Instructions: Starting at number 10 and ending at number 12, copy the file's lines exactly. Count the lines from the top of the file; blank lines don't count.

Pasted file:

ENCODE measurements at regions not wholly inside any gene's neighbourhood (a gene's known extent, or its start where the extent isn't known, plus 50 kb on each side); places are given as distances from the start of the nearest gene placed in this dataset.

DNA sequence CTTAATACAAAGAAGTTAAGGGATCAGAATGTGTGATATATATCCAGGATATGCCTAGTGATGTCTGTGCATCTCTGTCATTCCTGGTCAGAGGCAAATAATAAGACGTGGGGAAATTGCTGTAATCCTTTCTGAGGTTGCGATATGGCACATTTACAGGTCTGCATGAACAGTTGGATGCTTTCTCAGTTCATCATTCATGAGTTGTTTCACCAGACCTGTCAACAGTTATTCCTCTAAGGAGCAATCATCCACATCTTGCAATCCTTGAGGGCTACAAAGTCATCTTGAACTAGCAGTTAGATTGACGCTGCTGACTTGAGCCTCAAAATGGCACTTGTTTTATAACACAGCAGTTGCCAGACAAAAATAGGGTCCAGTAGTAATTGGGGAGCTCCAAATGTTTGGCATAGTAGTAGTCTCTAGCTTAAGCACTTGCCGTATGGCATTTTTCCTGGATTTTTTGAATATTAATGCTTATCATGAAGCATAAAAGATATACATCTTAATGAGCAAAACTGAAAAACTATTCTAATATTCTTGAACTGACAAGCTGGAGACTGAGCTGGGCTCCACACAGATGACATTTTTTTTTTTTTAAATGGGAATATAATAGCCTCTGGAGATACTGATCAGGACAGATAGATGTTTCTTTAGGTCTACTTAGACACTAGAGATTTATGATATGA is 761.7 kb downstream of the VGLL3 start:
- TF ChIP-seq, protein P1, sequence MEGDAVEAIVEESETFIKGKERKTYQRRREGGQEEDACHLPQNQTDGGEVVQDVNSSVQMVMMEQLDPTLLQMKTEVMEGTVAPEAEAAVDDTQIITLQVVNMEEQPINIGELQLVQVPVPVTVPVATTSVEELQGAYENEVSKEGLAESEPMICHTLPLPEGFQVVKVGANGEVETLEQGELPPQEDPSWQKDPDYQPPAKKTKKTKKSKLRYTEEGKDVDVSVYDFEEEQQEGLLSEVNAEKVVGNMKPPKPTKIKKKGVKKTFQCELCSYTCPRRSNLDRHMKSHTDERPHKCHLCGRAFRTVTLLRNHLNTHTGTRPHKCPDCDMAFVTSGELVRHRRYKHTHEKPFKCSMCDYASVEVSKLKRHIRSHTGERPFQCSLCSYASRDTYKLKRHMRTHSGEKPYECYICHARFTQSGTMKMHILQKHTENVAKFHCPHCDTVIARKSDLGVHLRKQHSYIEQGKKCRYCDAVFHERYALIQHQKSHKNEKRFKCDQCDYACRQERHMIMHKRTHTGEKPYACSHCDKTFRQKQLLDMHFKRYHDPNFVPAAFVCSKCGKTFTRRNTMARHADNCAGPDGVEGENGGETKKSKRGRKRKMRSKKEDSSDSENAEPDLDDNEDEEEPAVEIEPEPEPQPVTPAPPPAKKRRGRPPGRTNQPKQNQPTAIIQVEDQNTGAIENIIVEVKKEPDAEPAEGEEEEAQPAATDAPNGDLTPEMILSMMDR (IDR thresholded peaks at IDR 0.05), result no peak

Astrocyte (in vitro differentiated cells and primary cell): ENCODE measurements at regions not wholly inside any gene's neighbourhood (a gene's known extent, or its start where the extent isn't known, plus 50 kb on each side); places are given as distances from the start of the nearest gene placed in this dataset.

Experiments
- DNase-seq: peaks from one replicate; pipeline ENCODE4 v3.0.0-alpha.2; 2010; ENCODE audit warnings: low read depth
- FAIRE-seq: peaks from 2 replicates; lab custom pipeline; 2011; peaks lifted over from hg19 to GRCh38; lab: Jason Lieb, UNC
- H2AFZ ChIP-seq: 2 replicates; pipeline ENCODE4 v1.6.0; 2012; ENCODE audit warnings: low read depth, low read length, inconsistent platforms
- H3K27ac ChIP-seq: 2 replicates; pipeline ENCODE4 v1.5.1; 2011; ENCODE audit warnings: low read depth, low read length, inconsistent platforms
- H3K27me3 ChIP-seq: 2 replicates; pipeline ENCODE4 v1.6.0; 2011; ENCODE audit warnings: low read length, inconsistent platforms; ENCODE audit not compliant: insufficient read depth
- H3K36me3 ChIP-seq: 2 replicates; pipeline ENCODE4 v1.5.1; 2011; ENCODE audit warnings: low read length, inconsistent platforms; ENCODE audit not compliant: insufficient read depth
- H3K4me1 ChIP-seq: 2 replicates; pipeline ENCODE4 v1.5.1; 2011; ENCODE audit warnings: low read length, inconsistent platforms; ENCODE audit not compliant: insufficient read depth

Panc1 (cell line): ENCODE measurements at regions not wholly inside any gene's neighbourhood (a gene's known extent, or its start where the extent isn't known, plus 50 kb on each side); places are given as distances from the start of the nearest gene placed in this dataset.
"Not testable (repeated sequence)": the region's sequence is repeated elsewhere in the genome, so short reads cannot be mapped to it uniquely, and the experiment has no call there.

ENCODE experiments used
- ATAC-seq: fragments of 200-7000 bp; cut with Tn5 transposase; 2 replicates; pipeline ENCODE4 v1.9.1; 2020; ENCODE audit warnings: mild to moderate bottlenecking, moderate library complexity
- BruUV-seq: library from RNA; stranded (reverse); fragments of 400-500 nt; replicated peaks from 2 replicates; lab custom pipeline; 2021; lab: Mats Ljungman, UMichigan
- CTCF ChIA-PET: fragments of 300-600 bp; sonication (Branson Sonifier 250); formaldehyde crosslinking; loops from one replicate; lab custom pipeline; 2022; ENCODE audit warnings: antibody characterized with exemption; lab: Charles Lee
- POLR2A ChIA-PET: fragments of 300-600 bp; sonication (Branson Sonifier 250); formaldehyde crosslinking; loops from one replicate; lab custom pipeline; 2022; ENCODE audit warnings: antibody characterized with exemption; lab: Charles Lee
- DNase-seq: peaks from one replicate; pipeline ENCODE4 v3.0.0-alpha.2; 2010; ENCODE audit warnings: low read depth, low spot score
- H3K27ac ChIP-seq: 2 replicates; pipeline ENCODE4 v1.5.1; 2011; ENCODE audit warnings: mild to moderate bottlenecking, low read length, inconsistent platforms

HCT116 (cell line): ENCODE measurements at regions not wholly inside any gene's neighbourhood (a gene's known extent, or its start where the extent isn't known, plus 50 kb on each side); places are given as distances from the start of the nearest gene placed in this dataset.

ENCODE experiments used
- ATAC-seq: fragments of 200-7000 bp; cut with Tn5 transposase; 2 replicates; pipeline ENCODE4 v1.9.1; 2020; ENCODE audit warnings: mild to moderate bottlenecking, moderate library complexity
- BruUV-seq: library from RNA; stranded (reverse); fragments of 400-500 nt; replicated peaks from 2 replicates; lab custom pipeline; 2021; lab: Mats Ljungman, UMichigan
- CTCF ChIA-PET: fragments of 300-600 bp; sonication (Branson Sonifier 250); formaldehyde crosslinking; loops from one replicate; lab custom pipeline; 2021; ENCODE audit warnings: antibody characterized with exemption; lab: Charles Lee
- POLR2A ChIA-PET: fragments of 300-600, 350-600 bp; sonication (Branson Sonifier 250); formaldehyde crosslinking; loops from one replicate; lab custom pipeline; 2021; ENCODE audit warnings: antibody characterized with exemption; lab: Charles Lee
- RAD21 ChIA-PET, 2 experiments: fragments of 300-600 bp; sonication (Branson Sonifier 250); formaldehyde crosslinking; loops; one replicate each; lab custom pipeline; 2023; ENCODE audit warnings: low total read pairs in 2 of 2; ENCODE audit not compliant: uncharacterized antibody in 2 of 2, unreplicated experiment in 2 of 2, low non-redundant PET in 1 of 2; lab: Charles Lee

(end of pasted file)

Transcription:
- H3K27me3 ChIP-seq: 2 replicates; pipeline ENCODE4 v1.6.0; 2011; ENCODE audit warnings: low read length, inconsistent platforms; ENCODE audit not compliant: insufficient read depth
- H3K36me3 ChIP-seq: 2 replicates; pipeline ENCODE4 v1.5.1; 2011; ENCODE audit warnings: low read length, inconsistent platforms; ENCODE audit not compliant: insufficient read depth
- H3K4me1 ChIP-seq: 2 replicates; pipeline ENCODE4 v1.5.1; 2011; ENCODE audit warnings: low read length, inconsistent platforms; ENCODE audit not compliant: insufficient read depth